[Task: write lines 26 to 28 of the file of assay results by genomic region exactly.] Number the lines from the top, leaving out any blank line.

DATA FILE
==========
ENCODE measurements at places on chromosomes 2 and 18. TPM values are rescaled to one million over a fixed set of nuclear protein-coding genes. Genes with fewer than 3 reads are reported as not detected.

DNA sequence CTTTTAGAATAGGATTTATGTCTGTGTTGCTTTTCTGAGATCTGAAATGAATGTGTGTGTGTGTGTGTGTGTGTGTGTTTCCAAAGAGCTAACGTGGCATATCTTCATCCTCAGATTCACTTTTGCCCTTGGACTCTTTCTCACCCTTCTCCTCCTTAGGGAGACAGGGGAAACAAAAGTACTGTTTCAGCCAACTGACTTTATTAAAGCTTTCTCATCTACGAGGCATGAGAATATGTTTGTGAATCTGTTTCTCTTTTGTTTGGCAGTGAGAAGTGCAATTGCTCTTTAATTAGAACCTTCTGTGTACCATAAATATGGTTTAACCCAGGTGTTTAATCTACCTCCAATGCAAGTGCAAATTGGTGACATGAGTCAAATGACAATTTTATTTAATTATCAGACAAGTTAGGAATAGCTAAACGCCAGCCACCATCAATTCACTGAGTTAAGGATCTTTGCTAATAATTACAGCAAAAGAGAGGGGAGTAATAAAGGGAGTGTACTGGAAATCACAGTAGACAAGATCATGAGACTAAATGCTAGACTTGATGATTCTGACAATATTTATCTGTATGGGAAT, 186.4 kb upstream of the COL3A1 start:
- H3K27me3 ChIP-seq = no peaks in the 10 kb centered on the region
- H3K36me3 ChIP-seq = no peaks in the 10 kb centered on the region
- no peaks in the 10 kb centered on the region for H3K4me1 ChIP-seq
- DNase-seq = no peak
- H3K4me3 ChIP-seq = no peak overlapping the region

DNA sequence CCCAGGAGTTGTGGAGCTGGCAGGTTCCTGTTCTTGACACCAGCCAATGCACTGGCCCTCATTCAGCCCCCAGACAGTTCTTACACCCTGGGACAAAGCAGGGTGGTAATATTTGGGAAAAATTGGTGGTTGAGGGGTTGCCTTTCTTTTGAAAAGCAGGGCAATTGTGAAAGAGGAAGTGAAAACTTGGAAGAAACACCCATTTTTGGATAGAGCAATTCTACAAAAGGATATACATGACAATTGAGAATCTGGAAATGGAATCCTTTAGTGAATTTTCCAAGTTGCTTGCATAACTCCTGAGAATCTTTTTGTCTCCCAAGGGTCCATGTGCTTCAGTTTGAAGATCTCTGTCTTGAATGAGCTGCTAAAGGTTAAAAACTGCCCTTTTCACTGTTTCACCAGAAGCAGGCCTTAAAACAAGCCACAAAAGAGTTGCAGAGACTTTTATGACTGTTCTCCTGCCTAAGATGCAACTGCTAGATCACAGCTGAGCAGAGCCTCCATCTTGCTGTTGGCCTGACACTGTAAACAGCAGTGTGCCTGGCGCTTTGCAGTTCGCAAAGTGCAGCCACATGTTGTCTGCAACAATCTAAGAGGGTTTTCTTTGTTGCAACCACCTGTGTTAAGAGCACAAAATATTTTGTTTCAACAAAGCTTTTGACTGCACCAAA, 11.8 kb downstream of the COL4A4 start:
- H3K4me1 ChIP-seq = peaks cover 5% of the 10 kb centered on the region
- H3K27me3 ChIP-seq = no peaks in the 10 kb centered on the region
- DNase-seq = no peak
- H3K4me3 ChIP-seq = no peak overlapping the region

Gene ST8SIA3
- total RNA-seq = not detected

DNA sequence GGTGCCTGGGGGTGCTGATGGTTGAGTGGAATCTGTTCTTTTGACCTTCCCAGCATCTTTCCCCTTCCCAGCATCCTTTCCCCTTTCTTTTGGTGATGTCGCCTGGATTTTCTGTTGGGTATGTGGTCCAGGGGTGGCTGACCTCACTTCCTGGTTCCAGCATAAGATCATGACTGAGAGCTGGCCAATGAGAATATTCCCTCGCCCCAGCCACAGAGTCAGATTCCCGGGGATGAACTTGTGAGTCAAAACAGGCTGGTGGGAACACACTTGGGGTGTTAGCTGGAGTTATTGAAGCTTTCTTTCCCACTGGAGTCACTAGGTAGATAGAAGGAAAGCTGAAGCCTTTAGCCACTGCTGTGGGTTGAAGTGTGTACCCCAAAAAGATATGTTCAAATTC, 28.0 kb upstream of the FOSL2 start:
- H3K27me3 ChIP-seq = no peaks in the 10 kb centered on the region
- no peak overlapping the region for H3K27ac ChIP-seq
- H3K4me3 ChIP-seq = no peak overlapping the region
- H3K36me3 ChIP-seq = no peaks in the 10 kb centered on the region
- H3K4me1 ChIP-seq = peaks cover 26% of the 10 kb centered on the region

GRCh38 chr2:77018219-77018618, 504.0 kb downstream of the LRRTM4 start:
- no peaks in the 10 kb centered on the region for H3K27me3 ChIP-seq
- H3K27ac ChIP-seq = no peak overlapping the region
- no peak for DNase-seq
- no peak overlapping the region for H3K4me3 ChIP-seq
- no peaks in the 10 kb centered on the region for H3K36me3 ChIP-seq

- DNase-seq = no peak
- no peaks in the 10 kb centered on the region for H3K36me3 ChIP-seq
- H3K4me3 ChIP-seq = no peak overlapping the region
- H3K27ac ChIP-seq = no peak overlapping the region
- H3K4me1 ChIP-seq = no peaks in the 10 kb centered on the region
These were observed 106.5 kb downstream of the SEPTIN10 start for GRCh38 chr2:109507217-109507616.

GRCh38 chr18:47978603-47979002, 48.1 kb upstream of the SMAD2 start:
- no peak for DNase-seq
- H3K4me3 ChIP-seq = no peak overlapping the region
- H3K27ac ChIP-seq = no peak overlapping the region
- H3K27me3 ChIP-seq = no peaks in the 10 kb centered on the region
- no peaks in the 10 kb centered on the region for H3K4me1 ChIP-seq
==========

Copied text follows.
- no peaks in the 10 kb centered on the region for H3K36me3 ChIP-seq

- DNase-seq = no peak
- no peaks in the 10 kb centered on the region for H3K36me3 ChIP-seq